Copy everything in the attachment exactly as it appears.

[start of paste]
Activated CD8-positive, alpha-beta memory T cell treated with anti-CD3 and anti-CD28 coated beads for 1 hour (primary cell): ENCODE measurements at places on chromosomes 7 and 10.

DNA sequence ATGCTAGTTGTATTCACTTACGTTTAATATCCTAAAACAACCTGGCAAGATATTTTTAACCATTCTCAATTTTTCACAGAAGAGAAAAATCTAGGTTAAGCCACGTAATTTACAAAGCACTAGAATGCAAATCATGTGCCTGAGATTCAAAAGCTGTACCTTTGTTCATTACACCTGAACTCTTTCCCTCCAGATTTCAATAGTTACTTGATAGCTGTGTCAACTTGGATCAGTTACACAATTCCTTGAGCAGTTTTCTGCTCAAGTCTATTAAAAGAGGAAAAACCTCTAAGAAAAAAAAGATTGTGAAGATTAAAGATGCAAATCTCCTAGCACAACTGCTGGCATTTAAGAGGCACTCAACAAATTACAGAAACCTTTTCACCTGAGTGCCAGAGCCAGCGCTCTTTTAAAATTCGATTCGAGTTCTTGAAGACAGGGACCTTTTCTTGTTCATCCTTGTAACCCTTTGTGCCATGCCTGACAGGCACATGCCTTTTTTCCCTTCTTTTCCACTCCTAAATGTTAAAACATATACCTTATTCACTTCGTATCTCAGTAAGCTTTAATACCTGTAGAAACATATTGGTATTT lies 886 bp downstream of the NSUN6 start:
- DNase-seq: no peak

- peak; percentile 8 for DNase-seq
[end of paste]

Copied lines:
Activated CD8-positive, alpha-beta memory T cell treated with anti-CD3 and anti-CD28 coated beads for 1 hour (primary cell): ENCODE measurements at places on chromosomes 7 and 10.

DNA sequence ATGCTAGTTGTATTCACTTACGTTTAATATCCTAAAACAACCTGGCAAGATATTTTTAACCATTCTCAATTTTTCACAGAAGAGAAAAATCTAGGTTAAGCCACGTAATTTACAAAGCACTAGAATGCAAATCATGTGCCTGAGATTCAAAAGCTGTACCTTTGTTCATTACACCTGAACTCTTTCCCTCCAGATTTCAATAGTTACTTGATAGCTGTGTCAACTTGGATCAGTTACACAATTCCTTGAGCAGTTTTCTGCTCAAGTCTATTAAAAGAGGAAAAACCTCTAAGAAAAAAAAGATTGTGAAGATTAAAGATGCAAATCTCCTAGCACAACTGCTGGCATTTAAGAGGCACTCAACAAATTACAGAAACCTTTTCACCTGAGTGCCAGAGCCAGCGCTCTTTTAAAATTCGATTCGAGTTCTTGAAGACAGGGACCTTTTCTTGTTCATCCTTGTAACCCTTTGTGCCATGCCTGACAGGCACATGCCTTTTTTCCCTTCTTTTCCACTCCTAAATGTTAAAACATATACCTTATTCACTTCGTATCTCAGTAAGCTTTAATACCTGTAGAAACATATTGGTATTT lies 886 bp downstream of the NSUN6 start:
- DNase-seq: no peak

- peak; percentile 8 for DNase-seq